Sometime later, God tested Abraham’s faith. “Abraham!” God called. “Yes,” he replied. “Here I am.” “Take your son, your only son—yes, Isaac, whom you love so much—and go to the land of Moriah. Go and sacrifice him as a burnt offering on one of the mountains, which I will show you.” The next morning Abraham got up early. He saddled his donkey and took two of his servants with him, along with his son, Isaac. Then he chopped wood for a fire for a burnt offering and set out for the place God had told him about. On the third day of their journey, Abraham looked up and saw the place in the distance. “Stay here with the donkey,” Abraham told the servants. “The boy and I will travel a little farther. We will worship there, and then we will come right back.” So Abraham placed the wood for the burnt offering on Isaac’s shoulders, while he himself carried the fire and the knife. As the two of them walked on together, Isaac turned to Abraham and said, “Father?” “Yes, my son?” Abraham replied. “We have the fire and the wood,” the boy said, “but where is the sheep for the burnt offering?” “God will provide a sheep for the burnt offering, my son,” Abraham answered. And they both walked on together. (NLT)
Those who reckon God as revealed in the Old Testament is a bit of a monster use passages like this to reinforce their view. The long-awaited son of Abraham is to be sacrificed simply to get evidence of Abraham’s faith. But it isn’t quite as it seems.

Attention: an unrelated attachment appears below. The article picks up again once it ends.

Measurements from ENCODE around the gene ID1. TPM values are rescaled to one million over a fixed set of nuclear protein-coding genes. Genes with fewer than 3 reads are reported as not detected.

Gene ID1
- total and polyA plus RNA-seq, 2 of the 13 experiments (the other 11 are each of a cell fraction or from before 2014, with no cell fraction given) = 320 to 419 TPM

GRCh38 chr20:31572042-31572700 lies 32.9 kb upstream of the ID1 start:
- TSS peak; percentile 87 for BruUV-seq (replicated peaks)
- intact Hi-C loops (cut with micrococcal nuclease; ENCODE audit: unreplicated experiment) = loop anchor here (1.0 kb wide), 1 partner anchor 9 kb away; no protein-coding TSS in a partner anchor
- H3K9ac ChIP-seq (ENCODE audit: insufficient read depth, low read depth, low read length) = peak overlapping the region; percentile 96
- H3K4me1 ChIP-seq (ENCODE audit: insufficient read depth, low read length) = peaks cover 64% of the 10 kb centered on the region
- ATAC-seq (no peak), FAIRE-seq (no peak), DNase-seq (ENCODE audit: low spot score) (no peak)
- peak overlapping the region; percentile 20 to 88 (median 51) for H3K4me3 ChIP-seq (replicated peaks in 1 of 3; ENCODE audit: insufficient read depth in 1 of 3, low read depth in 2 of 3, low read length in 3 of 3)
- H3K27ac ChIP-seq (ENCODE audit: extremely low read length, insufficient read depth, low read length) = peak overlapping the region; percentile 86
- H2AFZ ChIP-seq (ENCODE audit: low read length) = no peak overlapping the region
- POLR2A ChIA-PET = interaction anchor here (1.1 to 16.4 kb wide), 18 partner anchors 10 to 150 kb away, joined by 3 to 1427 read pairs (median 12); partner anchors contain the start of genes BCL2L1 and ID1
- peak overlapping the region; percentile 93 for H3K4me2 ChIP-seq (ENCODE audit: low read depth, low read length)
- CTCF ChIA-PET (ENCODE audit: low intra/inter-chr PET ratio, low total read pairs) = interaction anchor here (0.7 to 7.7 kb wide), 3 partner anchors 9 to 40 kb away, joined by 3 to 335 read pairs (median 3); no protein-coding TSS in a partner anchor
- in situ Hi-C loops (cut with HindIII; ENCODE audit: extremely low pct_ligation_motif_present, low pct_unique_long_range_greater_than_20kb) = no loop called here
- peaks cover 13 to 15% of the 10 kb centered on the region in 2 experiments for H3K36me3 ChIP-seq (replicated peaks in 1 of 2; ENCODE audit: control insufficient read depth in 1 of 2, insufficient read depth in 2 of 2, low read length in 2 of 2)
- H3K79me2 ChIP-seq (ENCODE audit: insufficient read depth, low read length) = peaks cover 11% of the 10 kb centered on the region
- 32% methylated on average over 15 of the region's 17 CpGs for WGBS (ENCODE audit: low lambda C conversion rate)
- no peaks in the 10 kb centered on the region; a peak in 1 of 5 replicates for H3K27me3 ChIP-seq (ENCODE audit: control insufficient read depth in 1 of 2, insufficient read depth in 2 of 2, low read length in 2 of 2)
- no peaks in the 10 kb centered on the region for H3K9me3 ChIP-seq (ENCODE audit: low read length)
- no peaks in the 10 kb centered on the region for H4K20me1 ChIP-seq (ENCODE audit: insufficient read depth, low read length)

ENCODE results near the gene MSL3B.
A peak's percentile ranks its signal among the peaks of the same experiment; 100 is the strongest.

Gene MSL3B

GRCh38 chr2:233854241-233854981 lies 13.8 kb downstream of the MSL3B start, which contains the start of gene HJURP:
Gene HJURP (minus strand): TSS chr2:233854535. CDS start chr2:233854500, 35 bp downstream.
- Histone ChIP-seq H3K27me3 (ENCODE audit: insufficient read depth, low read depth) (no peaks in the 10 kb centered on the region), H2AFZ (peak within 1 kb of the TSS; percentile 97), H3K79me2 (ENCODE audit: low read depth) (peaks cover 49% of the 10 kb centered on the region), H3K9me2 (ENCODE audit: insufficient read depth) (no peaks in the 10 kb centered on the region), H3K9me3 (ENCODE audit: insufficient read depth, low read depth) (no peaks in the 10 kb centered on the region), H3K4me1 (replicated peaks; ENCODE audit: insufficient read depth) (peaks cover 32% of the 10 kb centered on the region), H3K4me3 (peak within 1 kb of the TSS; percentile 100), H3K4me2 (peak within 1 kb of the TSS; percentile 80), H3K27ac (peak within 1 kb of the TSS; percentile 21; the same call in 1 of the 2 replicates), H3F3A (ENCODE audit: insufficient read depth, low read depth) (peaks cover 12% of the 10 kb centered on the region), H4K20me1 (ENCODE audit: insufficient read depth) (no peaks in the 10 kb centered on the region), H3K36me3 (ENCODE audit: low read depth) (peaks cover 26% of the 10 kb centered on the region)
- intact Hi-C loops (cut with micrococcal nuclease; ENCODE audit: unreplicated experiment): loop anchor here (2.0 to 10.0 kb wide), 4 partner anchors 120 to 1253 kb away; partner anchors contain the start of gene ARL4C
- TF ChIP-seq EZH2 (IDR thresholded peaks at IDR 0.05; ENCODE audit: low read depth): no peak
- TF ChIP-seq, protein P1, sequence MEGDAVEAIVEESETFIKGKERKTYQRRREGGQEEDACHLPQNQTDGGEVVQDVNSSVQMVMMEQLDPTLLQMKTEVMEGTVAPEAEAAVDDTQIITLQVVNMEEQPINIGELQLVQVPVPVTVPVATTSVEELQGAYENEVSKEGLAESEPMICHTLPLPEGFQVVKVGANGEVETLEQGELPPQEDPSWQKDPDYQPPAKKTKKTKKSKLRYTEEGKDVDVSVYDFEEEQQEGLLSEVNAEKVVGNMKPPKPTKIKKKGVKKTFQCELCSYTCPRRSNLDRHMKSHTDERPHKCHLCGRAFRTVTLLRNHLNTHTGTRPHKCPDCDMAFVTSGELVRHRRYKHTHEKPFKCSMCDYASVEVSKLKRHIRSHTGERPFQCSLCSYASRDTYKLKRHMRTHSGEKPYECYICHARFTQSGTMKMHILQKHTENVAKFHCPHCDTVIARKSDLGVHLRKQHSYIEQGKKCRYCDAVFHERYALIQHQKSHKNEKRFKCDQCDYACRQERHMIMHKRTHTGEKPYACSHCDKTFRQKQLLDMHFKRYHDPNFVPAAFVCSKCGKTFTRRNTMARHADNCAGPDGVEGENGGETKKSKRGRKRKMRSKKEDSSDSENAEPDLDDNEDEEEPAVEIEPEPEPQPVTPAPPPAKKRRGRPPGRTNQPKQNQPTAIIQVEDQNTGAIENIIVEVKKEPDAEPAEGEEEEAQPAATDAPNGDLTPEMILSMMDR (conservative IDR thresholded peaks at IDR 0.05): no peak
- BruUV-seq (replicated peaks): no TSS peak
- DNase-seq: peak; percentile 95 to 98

First, God elsewhere condemns human sacrifice so why would he advocate it now? Second, it seems Abraham assumed he and Isaac would return when he gave instructions to his servants. Third, he assumes that God would provide a suitable sacrifice at the right time as he responds to Isaac’s query. And granted that God abhors human sacrifice, he would provide something else.
Which in fact is what happens: a ram is on the scene and is offered. So what is the point of it all? It is certainly clear that the offering of the ram somehow anticipates Jesus’ own death in our place many years later. It is also an enacted drama giving us an example of how trust in God is a challenge for us.
God is no cosmic sadist pushing us to do intolerable things to prove our fidelity to him. But he will at times have us do things or go in certain directions that puzzle us. There are times when God seems to make no sense at all. This tests our faith because our own insights and assumptions are being challenged. At such times we have to conclude that he knows what he is doing even when we don’t.